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With profit warnings, be ready to revive collapsed companies

Wednesday May 20 2020

An employee of the East African Breweries

An employee of the East African Breweries Limited checks on beer quality before labelling April 17, 2019 at the company's plant in Ruaraka, Nairobi. PHOTO | SIMON MAINA | AFP  

JAINDI KISERO
By JAINDI KISERO
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Expect a flurry of profit warnings by companies listed on the Nairobi Securities Exchange.

East Africa Breweries Ltd (EABL), one of the blue chips of the local bourse, has sent out a profit warning to shareholders as it expects a decline in profit after tax of around 25 per cent in the year.

We are beginning to see how the Covid-19 pandemic is affecting consumer behaviour and business sentiment and how its containment measures are hurting businesses. In the alcoholics beverages industry, is has disrupted manufacturing, broken supply chains, with the closure of bars and restaurants hitting sales and flagging demand.

Expect more of the affected companies to announce reductions in capital spending and effect more layoffs, pay-cuts and furloughs.

What are other significant trends are we seeing in the corporate sector?

WITHSTAND SHOCKS

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First, the pandemic has revealed that we are yet to build resilient companies with capacity to withstand shocks and catastrophes.

Secondly, it has made us see that a company must build big reserves and pile up cash in its books for a rainy day. The boardrooms of listed companies prefer to ship cash out in dividends to shareholders instead.

A friend of mine who calls himself a corporate historian attributes this mindset of boardrooms, shipping out dividends to shareholders instead of piling up cash and reserves to cover unexpected shocks to history.

In the old days of exchange controls and restrictions on repatriation of dividends, paying out dividends to overseas-based shareholders was regarded as an important job description for local directors. That is why multinationals would insist on signing opaque management agreements with their local subsidiaries allowing them to cream off revenues from the top line in the name of managements fees.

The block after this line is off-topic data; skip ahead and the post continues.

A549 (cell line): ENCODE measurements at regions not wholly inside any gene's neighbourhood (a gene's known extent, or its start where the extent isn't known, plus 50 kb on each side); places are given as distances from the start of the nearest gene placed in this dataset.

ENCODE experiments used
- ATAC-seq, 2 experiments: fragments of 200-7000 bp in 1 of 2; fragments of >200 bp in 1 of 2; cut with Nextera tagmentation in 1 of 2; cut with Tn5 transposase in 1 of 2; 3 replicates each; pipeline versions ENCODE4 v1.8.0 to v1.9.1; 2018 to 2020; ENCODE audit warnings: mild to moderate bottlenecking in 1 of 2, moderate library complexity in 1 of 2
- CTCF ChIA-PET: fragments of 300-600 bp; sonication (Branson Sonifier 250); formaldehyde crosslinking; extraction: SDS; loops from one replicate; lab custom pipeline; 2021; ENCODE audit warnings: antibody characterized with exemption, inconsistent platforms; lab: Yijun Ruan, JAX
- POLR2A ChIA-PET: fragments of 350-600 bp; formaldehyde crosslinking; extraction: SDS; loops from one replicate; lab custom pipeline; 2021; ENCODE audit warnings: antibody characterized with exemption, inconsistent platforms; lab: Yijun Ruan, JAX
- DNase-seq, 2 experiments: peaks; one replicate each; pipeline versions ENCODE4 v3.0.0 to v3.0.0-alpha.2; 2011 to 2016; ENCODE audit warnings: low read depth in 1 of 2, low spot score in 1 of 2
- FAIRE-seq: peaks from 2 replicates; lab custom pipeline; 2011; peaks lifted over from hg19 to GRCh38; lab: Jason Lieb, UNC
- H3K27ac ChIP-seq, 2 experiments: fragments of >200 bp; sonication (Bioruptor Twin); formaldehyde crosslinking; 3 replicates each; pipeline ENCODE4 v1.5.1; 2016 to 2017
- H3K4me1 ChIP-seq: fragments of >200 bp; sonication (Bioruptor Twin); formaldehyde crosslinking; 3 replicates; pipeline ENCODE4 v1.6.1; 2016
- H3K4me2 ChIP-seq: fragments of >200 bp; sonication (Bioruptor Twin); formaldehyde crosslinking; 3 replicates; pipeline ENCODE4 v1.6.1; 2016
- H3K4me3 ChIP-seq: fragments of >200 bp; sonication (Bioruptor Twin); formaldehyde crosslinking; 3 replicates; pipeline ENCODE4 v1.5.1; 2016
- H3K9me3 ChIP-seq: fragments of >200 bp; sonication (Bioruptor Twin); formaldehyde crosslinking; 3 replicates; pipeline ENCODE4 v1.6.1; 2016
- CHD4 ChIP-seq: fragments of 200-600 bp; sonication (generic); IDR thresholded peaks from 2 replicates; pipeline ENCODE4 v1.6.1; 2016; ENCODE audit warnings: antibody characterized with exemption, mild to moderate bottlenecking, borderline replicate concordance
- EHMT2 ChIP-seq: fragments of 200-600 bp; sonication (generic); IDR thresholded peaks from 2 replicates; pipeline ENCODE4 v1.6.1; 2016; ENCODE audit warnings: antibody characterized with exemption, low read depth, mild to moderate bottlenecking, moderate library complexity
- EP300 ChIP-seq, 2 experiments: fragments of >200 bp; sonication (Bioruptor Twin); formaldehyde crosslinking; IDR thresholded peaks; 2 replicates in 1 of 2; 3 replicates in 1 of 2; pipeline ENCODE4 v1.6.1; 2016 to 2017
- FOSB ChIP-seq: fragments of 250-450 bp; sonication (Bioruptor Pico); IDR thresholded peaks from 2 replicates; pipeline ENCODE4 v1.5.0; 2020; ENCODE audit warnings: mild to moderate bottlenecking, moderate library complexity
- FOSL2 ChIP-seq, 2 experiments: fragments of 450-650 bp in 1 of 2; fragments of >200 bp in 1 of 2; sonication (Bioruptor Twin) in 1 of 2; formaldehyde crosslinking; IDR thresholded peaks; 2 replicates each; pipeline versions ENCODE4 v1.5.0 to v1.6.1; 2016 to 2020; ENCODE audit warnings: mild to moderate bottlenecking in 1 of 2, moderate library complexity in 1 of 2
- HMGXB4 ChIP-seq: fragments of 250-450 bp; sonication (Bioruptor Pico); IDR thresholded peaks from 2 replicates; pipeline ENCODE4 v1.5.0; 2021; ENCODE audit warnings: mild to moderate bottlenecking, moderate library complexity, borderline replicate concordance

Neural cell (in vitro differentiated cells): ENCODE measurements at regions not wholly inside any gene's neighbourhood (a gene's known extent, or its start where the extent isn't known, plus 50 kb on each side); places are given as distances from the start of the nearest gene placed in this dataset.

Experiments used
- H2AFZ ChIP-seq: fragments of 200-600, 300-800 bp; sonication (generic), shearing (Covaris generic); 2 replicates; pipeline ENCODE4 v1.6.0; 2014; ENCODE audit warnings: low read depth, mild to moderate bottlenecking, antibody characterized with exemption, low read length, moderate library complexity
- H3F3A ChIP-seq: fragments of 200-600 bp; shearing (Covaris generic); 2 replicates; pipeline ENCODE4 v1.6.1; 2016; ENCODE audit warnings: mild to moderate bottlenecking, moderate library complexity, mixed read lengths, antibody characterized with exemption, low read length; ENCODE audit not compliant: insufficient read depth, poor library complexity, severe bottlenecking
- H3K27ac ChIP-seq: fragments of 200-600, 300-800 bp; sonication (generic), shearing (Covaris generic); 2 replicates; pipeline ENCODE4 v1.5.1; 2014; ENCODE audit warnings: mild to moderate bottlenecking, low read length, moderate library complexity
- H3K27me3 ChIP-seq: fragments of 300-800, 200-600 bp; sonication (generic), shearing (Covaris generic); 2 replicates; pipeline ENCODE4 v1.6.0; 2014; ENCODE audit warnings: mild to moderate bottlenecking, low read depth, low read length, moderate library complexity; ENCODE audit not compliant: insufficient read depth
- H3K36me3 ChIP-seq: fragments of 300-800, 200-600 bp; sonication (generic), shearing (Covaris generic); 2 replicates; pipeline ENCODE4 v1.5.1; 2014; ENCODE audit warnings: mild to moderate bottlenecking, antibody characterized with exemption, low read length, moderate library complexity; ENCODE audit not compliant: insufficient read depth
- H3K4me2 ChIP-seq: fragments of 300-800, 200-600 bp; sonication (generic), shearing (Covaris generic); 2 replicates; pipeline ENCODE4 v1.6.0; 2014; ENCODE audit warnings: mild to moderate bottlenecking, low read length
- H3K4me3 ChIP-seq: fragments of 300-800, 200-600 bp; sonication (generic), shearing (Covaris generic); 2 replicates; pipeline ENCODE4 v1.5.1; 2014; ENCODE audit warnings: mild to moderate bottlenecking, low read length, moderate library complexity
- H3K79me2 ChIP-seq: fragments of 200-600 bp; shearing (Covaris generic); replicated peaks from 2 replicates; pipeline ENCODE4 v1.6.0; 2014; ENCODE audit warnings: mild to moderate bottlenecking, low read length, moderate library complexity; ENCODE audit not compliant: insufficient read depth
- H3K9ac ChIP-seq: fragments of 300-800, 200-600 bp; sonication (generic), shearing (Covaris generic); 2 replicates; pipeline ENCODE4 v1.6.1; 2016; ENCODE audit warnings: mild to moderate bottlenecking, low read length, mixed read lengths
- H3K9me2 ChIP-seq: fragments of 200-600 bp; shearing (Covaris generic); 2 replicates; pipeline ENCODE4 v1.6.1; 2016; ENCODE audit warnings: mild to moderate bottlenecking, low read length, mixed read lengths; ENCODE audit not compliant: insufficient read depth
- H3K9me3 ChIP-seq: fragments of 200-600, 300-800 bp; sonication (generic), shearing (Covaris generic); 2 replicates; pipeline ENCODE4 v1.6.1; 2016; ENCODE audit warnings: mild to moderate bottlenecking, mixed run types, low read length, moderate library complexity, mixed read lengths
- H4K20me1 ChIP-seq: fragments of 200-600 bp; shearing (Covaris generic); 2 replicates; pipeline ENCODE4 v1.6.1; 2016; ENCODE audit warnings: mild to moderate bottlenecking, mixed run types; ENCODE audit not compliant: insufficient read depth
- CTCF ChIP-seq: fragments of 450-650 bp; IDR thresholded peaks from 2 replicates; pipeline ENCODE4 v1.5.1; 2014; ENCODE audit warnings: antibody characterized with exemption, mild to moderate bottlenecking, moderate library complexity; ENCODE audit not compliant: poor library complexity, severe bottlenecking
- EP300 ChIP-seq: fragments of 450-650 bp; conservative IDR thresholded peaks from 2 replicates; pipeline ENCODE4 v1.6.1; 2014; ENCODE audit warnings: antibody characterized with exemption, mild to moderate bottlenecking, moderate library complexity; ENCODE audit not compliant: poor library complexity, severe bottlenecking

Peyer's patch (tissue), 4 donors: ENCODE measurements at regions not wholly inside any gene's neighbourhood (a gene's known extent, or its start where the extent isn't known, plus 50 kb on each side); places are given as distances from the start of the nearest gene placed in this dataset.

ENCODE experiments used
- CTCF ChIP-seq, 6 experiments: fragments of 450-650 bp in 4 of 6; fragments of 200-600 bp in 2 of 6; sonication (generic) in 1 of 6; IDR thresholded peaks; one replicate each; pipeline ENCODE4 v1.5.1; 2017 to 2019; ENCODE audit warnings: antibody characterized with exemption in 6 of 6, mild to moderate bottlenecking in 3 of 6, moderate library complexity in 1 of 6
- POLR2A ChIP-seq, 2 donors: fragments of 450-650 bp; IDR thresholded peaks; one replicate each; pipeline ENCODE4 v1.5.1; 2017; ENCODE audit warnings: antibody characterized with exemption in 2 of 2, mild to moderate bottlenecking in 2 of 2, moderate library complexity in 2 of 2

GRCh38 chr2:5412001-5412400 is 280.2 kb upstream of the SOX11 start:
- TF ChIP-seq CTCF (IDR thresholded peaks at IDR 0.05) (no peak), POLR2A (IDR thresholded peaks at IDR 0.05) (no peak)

This explains why it is not uncommon to find big companies taking out expensive overdrafts to pay dividends. They even borrow to fund both working capital and small expansion projects. Clearly, old habits die hard.

Enough of theory and history. Let’s wait and see the trends and practices that will emerge when the coronavirus crisis ebbs and the corporate sector enters the expected post-pandemic bounce.

Will the pay cuts and layoffs be rescinded? Will companies hold on to the work-from-home practices to cut back on office costs? Or will they invest in high-tech virtual meeting rooms to obviate the need for office meetings?

WEAK COMPANIES

What is clear is that the recession is going to hit strong and weak companies alike.

For the government, the pandemic may have presented the best opportunity to roll out a ‘Marshall Plan’ for dealing with declining profitability levels in private companies.

Inexplicably, the dire state of declining profitability of companies is not well captured in official statistics. But the evidence is everywhere to see — including in widespread distress across large department stores and supermarkets, a drop in the flow of credit to the private sector and a rise in the number of redundancies by even profitable companies

The signs include an upsurge of profit warnings by listed firms; a slump in electricity demand by large and industrial consumers; a spike in non-performing loans by banks; and declining profitability of even the largest and highly rated companies.

Even the usually bullish property sector is beginning to feel the heat, finding itself in the middle of an unprecedented fall in demand for office space and also rental incomes.

Capital markets have consistently remained in the middle of a bear.

When the pandemic subsides, President Uhuru Kenya must return to his original plan of restructuring parastatals.

For instance, he must restore the financial health of Kenya Power by restructuring its balance sheet and eliminating government-linked debts on its balance sheet.

RESOLVING PROBLEMS

The government should also deliver on resolving the problems of the following government-owned financial institutions: Post Bank, Consolidated Bank of Kenya and Development Bank of Kenya.

We need to go back to the idea of establishing the proposed Government Investment Corporation, setting up a sovereign wealth fund and establishing a single SME agency by amalgamating the large number of affirmative action funds.

The mountain of pending bills in the government’s books have impacted negatively on the health of commercial banks.

Capital markets have been in the middle of a bear run for months on end. When the pandemic dies down, the private sector must be made to bounce back.

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